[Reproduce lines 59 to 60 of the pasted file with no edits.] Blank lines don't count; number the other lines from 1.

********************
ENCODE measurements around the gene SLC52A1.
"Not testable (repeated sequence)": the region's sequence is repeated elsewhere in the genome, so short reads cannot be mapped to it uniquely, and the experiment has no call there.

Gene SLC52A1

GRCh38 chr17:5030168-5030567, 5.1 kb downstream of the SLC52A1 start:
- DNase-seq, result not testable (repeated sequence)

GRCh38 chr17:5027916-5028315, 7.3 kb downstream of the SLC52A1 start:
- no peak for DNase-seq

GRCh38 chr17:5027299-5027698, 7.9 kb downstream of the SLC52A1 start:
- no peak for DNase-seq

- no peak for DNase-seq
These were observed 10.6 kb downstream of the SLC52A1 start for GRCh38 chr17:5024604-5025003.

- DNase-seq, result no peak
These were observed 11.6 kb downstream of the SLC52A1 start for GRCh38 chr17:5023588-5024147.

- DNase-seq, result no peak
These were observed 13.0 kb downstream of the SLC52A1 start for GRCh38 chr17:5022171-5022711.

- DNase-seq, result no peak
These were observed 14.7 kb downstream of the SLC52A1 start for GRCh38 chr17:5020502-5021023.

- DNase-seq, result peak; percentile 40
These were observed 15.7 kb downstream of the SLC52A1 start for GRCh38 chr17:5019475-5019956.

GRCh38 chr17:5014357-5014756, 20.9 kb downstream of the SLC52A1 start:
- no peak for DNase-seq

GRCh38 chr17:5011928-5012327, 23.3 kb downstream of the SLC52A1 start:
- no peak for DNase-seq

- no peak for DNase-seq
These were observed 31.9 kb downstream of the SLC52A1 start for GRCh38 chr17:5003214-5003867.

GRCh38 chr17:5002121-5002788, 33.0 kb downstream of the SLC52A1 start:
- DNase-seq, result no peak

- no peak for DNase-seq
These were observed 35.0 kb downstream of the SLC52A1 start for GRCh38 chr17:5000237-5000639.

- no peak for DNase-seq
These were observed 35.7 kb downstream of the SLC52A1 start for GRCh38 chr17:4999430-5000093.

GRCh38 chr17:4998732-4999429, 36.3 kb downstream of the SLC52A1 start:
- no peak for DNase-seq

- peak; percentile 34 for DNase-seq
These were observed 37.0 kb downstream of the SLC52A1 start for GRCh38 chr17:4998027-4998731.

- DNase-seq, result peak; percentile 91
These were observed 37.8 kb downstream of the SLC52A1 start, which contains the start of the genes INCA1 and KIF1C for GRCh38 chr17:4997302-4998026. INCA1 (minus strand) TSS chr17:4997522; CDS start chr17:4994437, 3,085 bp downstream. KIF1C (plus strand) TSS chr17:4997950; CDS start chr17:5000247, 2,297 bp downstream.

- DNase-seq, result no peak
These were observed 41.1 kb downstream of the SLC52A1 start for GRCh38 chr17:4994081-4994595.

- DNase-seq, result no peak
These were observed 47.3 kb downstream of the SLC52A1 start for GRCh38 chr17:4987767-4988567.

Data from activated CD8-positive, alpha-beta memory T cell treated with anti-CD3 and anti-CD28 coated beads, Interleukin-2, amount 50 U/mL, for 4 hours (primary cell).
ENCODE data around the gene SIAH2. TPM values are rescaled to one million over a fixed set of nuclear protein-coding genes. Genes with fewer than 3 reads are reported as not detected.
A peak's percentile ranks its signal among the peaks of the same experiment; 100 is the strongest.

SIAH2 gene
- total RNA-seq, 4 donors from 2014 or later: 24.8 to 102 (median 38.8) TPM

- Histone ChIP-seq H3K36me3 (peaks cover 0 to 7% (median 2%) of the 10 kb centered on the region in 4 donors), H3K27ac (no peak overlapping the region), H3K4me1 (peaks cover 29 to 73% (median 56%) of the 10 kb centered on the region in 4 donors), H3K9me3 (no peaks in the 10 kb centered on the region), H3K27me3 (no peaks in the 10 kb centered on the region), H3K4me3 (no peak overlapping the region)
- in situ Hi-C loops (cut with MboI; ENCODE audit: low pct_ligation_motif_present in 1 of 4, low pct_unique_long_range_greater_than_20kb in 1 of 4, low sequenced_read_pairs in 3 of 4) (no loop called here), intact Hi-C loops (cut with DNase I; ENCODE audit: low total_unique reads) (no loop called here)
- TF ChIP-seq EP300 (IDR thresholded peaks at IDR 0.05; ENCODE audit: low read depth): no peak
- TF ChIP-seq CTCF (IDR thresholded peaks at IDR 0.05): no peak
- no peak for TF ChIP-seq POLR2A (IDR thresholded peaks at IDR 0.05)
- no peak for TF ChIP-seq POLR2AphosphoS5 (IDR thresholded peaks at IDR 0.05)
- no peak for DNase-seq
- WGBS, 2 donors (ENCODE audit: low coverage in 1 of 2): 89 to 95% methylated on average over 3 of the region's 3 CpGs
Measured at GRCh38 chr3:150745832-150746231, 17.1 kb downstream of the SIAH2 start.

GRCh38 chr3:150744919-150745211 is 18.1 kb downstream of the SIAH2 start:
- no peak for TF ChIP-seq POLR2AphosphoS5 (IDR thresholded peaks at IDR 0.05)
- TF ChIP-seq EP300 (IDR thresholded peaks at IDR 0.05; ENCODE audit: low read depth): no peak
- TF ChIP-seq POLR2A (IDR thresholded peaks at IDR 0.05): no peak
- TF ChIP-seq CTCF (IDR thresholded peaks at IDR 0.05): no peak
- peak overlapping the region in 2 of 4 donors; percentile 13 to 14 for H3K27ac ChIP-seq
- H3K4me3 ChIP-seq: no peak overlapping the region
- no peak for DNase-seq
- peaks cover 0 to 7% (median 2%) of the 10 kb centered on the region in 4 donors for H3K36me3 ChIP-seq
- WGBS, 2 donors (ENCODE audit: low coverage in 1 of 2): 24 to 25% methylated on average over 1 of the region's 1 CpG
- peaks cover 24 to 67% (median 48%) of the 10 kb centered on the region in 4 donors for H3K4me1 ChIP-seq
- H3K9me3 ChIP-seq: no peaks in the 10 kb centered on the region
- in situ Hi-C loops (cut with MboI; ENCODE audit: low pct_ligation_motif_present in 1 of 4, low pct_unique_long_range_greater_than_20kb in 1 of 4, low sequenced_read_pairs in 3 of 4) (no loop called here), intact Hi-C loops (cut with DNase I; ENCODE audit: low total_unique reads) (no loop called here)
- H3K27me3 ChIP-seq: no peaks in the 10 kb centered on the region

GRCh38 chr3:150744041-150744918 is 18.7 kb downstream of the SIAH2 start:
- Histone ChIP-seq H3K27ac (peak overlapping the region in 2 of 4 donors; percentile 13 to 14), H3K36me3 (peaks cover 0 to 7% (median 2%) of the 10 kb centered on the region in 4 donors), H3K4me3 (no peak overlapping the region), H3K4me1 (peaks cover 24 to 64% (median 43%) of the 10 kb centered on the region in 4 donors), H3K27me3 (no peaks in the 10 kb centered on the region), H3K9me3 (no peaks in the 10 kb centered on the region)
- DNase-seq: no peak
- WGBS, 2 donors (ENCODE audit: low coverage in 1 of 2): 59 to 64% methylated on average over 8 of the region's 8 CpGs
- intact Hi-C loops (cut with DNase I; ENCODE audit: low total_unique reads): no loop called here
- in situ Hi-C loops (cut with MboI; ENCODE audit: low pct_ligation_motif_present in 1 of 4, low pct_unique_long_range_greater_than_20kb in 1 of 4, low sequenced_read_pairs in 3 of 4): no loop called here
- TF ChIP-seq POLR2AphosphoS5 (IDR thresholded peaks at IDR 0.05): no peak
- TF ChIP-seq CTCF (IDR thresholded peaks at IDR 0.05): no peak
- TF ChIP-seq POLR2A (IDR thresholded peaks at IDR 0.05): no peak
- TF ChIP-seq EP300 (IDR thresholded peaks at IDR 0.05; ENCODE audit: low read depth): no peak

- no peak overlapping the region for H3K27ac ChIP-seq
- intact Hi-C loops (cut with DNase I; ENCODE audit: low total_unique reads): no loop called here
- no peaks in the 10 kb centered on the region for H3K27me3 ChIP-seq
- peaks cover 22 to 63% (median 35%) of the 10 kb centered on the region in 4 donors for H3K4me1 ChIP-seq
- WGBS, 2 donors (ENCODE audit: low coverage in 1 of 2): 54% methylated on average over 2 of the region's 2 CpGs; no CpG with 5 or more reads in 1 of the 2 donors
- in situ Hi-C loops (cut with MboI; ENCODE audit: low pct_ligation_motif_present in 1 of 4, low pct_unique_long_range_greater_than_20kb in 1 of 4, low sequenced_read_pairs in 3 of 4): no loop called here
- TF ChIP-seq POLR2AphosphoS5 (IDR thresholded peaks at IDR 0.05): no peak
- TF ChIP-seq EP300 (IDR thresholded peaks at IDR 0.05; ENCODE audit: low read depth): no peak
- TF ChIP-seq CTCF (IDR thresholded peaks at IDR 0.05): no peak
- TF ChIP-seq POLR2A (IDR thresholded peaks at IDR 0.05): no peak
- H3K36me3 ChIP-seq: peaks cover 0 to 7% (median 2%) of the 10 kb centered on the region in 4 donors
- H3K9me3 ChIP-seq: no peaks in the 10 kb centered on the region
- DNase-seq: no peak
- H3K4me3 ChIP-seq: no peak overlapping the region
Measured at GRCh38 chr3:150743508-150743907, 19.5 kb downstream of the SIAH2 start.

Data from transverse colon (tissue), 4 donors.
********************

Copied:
- TF ChIP-seq POLR2A (IDR thresholded peaks at IDR 0.05): no peak
- TF ChIP-seq CTCF (IDR thresholded peaks at IDR 0.05): no peak